Tuesday, April 17, 2012
Ballroom – a love story Christine Klocek-Lim
$6.50 on Lulu.com
Review by Rene Schwiesow
Klocek-Lim, the editor of Autumn Sky Poetry, an international poetry journal, wrote “Ballroom – a love story” during NaPoWriMo in 2011. Taking on the task of writing a poem a day for Klocek-Lim produced a series of poems about the pain, challenge, commitment, weariness and bliss of dance lessons. From Waltz to Cha-Cha she utilizes fresh phrases to show us images of the dances, the dancer, and the connection to a dance partner and the environment.
If you have ever taken dance lessons you will find yourself either identifying with the way the poet relates to the lessons or surprised at the differing perspective from your own. Either way, you will be opened up to seeing a panoramic view that includes the room, the ceiling, the lights, the people, the feet, the shuffling – however graceful or awkward the movement can be.
We swing into line of dance, the floor so smooth
I can almost see my face, a ghost blurred in the wax. . .
we hurtle around the room once, twice, then I catch
our teacher in the mirrors, her forehead surprised, wistful.
The room, itself, becomes part of the dance and voyeur all at the same time and Klocek-Lim tosses in gems such as:
The lights are on.
Dust bunnies gossiping
And I’m certain I will remember that line the next time I notice dust bunnies in the corner of an unswept room. . .leave them alone. . .they are gossiping.
On occasion the reading left me wondering why dance; why put one’s self into a place where there is clearly pain and angst?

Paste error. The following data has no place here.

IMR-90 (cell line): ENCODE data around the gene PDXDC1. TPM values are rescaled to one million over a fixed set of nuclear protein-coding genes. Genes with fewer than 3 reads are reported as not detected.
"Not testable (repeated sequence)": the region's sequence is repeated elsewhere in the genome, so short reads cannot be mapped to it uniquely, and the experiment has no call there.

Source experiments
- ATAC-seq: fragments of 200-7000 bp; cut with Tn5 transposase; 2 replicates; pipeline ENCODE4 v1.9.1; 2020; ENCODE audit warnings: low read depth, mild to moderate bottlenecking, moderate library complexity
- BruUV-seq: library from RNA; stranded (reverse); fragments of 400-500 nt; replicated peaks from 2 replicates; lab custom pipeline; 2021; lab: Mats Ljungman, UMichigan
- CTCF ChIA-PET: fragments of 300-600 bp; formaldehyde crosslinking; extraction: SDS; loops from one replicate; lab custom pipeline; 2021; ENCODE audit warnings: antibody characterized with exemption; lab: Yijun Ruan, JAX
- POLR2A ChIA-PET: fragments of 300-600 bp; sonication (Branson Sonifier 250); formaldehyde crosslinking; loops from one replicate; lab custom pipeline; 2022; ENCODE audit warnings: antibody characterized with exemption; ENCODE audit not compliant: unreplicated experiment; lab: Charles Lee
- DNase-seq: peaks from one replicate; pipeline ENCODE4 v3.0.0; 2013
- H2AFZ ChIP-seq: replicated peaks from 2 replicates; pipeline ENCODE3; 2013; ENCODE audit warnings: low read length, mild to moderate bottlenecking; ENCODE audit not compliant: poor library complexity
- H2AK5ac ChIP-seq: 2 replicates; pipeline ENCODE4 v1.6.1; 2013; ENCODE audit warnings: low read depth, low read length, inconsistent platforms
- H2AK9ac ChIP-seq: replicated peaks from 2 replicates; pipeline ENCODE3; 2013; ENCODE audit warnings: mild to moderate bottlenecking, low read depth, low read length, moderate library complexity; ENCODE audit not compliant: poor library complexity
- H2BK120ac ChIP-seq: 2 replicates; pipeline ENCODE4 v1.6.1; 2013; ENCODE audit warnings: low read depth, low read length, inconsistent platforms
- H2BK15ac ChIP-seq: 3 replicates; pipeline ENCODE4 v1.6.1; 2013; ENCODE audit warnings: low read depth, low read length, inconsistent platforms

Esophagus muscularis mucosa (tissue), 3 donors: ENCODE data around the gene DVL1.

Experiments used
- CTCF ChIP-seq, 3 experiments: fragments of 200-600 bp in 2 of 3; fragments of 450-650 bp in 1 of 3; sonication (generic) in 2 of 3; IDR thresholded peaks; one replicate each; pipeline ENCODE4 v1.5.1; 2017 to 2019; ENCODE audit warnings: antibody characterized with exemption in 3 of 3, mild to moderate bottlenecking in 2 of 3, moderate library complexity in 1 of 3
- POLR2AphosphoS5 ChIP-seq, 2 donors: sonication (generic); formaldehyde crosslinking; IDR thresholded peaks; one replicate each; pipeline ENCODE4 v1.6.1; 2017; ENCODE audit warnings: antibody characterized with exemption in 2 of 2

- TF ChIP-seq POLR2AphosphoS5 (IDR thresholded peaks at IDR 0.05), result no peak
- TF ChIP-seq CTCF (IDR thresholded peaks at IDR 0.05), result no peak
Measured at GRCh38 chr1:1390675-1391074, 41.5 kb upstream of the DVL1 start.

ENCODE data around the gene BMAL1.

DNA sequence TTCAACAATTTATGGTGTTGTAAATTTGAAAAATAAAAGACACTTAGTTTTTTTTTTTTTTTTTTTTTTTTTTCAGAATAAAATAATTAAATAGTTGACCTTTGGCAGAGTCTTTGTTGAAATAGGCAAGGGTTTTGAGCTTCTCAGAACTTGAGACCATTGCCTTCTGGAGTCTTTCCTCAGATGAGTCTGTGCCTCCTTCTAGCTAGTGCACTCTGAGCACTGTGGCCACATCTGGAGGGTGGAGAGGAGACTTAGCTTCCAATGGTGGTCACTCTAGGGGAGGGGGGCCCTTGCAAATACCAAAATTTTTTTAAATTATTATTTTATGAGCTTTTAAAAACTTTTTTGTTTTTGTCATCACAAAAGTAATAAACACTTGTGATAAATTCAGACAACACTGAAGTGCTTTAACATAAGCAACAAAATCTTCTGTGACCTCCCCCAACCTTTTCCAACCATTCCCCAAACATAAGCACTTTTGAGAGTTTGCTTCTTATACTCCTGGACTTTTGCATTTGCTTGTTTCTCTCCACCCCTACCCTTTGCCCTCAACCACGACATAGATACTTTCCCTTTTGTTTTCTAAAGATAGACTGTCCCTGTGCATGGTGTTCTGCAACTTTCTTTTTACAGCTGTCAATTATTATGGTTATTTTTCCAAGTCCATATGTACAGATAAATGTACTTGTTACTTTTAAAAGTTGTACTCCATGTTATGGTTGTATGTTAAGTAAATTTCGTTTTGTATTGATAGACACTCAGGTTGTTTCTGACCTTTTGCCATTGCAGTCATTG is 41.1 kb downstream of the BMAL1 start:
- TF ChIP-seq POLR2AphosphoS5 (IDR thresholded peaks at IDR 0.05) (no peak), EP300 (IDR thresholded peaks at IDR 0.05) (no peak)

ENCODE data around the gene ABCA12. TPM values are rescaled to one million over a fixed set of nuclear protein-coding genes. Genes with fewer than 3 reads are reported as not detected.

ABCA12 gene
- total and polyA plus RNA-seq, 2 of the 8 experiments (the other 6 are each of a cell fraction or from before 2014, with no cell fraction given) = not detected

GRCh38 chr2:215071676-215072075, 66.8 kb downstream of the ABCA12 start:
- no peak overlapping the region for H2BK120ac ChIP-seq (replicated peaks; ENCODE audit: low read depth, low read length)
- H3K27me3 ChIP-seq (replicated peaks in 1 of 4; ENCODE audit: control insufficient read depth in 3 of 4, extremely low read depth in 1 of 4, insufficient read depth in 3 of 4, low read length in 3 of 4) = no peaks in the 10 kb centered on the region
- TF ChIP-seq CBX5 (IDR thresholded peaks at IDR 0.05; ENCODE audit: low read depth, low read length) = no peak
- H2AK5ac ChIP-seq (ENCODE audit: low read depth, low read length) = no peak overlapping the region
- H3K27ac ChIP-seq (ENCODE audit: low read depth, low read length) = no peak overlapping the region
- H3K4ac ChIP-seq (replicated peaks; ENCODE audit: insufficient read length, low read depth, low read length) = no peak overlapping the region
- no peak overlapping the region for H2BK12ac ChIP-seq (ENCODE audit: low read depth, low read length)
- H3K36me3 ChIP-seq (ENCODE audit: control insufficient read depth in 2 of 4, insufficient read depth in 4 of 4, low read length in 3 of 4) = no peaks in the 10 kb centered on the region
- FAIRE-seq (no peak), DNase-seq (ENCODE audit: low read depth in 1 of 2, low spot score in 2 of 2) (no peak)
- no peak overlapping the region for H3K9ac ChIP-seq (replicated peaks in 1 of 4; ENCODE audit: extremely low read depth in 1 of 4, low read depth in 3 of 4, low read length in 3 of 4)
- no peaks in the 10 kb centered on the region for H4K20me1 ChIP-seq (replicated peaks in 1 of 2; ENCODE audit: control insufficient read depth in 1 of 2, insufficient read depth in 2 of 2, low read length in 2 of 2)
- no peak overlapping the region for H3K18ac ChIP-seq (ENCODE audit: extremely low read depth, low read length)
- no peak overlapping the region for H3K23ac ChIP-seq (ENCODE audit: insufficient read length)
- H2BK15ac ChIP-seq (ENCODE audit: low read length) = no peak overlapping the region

My mother finds me in the kitchen
with ice and bandages, foot propped. . .
My bruise looks like Argentina,
a forest of color.
Then Klocek-Lim deftly weaves in a beautiful image:
She says, now turn her again
and he unwraps me like a candied chocolate.
An exotic pear, un-netted.
She leaves us, as many women do, with the accoutrements of dance.
I fancy the pair with rhinestones.
Sweet black satin over a 2.5 inch heel.
Shoes. Something most women can relate to, especially when pairing those shoes with a man dressed in a black shirt, tapered at the waist, and black pants. A man who is bending his woman backward in a graceful arch, which ends with:
My shoes falling deliciously
The book is about relationship and while there are times I question the jump of the mixed metaphor/images, Klocek-Lim has given us the opportunity to look at relationship through the push and pull of commitment to a medium that can allow the spirit to fly.
Rene Schwiesow is co-host of the popular South Shore poetry venue, The Art of Words. In addition to writing poetry and fiction, she currently writes a monthly column on the arts for The Old Colony Memorial in Plymouth, MA.